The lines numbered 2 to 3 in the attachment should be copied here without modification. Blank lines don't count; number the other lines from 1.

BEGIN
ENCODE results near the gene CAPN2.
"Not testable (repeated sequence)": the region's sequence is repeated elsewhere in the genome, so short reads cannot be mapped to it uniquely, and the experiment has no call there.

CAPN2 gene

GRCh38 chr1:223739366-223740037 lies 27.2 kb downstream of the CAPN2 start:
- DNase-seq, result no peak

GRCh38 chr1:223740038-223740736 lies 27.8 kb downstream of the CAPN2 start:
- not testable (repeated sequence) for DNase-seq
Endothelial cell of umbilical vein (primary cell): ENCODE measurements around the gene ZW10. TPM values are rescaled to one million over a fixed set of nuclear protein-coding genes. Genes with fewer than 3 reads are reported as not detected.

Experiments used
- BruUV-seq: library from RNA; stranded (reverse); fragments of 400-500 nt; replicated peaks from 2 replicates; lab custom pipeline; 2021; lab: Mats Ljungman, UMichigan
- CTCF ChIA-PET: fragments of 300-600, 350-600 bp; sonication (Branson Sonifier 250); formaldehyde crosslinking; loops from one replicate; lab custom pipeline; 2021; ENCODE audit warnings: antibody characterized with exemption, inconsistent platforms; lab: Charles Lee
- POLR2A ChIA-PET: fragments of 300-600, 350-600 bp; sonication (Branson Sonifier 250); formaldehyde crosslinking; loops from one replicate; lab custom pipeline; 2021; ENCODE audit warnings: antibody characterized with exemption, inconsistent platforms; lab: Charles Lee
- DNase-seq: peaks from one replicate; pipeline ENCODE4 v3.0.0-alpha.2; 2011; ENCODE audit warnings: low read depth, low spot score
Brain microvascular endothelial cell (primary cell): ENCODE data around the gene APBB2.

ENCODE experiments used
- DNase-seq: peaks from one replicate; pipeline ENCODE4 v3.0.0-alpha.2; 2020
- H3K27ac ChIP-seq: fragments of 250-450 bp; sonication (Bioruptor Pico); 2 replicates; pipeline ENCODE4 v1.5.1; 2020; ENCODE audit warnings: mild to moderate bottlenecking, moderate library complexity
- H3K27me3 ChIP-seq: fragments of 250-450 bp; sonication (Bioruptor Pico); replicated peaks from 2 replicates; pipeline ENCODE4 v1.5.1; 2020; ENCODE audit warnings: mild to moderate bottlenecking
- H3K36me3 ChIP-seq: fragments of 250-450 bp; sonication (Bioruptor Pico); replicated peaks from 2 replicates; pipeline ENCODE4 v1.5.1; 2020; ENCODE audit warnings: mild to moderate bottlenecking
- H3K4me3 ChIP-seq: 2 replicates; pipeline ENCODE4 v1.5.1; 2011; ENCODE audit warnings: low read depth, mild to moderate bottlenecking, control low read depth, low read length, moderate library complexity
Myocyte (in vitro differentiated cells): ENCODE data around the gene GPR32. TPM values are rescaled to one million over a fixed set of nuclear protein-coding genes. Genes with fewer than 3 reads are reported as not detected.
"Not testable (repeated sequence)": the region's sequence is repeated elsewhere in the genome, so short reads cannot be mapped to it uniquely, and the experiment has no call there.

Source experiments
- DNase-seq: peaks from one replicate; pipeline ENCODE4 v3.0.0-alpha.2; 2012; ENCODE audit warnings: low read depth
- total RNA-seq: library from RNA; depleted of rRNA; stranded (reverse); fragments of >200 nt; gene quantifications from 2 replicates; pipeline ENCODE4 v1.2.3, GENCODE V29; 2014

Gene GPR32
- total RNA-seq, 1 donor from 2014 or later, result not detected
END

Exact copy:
"Not testable (repeated sequence)": the region's sequence is repeated elsewhere in the genome, so short reads cannot be mapped to it uniquely, and the experiment has no call there.

CAPN2 gene